RARE, it seems, is the big-money public project in the UK that can be brought in on time - and, more crucially, on or even under budget.

There has been a grim litany of prestigious developments that ended up costing far more public money than had been originally envisaged.

Successive delays and staggering cost overruns have affected the high-speed rail project, HS2, completion of which is now up to two decades away. Costs have doubled from their initial estimate. Some £190 million is said to have been wasted on unnecessary work on another rail project south of the border, the 76-mile Transpennine line.

Huge sums of public money were squandered on procurement projects when the UK government sought - admittedly during an emergency unprecedented in recent times - to respond to the Covid pandemic.

The Taxpayers' Alliance, writing in 2019, analysed 10 recent and in-progress UK major government projects and discovered that overruns had grown to a total of 32.7 years and £17.2 billion, or £624 per UK household. That £17.2 billion overrun could have paid for seven of the 10 projects at their initial cost estimates, with £4 billion leftover, the group added. It said that numerous studies had suggested that costs were intentionally underestimated to secure project approval.

Scotland has not of course been immune to cost overruns. Prior to the referendum of 1997, there was an early estimate that it would cost between £10 million and £40 million to build a home for a Scottish Parliament in Edinburgh. The final figure was some ten times greater. The cost of the Edinburgh trams project was initially put at £375 million, back in 2003; the total would eventually soar to £776 million, and the development was finished five years late.

Read more: SNP ministers feared they were being misled over Edinburgh trams

The problems surrounding the two ferries at Port Glasgow are a classic case-study on their own. As Audit Scotland remarked more than a year ago, the total cost of the ferries project was currently estimated to be at least £240 million, around two and a half times the original contract price.

And now, to no-one's lasting surprise, the cost of building a long-overdue replacement for Barlinnie Prison is now generating controversy, with First Minister Humza Yousaf needing to promise to investigate an estimated £300 million overspend. Meantime, a new prison in the Highlands is expected to cost around £140 million, a steep increase from its projected £52 million in 2011.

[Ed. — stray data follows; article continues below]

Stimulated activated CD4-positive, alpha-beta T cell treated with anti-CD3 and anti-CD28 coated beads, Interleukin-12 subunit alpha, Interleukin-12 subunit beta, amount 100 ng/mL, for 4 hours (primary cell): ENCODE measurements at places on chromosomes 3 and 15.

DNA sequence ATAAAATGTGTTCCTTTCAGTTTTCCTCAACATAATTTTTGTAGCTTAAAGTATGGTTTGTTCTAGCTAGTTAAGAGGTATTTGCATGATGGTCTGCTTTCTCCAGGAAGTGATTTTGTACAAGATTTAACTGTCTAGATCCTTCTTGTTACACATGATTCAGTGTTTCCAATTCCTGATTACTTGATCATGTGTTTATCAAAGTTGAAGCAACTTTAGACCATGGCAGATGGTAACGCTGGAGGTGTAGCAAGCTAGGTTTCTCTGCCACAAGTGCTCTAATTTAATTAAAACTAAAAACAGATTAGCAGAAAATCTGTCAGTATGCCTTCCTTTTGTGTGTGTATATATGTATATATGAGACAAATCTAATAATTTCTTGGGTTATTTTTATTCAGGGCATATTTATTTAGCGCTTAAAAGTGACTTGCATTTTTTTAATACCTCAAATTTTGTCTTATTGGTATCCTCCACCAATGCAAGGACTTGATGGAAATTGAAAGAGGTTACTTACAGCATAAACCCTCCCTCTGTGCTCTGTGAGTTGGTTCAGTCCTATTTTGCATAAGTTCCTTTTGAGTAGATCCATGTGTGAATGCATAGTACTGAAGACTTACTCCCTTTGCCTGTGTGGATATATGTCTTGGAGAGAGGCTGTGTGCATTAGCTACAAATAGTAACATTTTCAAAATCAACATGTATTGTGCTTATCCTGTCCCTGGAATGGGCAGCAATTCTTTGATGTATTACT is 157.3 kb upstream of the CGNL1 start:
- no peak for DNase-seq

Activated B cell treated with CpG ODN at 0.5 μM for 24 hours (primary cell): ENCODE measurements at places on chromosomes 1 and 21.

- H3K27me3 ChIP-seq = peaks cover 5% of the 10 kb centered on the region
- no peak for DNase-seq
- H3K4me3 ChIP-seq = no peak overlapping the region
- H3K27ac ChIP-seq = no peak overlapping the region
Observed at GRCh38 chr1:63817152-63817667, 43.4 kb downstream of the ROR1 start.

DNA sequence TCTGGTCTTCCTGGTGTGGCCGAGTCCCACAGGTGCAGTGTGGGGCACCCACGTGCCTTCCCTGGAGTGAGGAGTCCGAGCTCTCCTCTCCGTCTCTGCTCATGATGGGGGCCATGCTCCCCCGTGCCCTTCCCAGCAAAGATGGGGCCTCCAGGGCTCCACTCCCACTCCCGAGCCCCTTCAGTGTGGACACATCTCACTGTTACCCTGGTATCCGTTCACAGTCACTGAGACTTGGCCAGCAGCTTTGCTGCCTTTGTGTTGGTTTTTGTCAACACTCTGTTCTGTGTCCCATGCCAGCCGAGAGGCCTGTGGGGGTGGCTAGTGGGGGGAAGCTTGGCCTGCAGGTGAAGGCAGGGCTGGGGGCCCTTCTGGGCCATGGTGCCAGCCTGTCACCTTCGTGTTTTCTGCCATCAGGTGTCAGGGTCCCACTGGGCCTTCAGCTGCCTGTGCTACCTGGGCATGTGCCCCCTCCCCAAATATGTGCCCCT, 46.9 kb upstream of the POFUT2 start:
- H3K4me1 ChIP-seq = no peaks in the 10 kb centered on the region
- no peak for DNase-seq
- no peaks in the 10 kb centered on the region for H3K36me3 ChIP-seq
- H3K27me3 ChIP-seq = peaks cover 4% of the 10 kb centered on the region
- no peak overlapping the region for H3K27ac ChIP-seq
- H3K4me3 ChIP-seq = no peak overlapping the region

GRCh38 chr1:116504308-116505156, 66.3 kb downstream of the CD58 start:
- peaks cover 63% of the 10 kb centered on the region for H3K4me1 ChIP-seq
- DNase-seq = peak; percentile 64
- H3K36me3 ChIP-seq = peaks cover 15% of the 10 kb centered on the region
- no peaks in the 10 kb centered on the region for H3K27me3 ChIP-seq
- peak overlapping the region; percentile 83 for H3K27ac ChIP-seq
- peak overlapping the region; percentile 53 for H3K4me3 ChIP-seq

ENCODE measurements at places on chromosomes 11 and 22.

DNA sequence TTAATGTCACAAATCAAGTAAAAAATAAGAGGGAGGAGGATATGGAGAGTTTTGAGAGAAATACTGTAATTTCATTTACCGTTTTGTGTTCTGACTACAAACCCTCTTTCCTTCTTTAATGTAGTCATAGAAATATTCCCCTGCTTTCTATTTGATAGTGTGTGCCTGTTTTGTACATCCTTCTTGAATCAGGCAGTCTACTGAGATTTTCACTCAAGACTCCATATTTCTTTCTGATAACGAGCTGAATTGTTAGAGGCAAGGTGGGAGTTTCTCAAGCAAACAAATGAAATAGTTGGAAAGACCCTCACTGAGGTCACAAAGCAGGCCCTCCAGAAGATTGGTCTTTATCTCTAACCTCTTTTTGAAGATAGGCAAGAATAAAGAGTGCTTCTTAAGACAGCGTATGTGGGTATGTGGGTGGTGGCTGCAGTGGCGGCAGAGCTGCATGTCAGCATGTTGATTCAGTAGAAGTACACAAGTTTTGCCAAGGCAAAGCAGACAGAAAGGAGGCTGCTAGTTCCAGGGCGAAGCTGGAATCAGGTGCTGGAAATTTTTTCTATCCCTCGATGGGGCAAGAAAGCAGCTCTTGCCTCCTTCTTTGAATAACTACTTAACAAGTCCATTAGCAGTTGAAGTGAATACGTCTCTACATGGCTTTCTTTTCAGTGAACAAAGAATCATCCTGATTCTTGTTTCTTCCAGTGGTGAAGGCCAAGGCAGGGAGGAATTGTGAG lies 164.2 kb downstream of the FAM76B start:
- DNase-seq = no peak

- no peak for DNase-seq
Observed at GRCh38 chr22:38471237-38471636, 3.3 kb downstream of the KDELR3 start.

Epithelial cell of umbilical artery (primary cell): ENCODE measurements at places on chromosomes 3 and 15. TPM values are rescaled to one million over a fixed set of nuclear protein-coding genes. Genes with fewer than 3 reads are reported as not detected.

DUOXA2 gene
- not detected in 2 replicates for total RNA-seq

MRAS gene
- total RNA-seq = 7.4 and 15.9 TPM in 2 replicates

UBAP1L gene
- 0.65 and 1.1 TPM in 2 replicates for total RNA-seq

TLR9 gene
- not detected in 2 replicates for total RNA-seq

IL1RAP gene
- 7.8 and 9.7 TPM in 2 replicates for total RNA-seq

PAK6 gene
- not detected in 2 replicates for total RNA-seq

Not without some justification, Mr Yousaf has pointed to a rise in construction costs, caused by UK government actions and by Putin's invasion of Ukraine.

Read moreHumza Yousaf to probe £300m extra costs in replacing Barlinnie

Generally, ambitious, long-term projects are originally costed at then-current prices, with the costs subsequently at the mercy of runaway inflation. Specifications being altered during the construction phase can also have an adverse impact, as happened with the ferries. Some projects, as the economist Tim Harford has noted, often unfold in an haphazard way.

There has, furthermore, been a massive increase in the costs of building materials, attributable to various factors. Some of them are related to Brexit, as a lot of the materials arrive from mainland Europe. The weakness of the pound means it is so much more expensive now to import. Labour shortages in construction have pushed prices up, both in terms of paying staff directly and in the cost of using sub-contractors. But such causes surely do not account for the staggering rises we have seen in some projects.

At a time of high inflation, acute pressure on public finances, and a draining cost-of-living crisis affecting millions of ordinary people, a greater awareness is needed of potential cost overruns in what might be dubbed mega-projects. Greater rigour is essential, not just when it comes to formulating contracts and to seeking expert external advice, but also in parliamentary scrutiny. Looking at how similar projects were tackled overseas might be a help, too.

Big cost overruns are not of course the exclusive preserve of the UK. Examples abound abroad. It took fully 30 years before the last debts arising from the 1976 Montreal Olympics were paid off, with a huge overrun on the stadium constructed for the Games.

Planners of big projects at home and abroad could do worse than to read the latest book, How Big Things Get Done, by the Oxford University academic Bent Flyvbjerg, who with colleague Dan Gardner has examined megaprojects across the world. To ensure that project begins in the right way, Emeritus Professor Flyvbjerg advises, it is essential to ensure that good funding and a good team are in place. "You get the front end right", he said this week, "by asking questions - 'why are we doing this project?' ... 'what is the basic need that we're trying to meet here?'" It is little wonder, he says, that only about 8.5% of projects finish on time and on budget.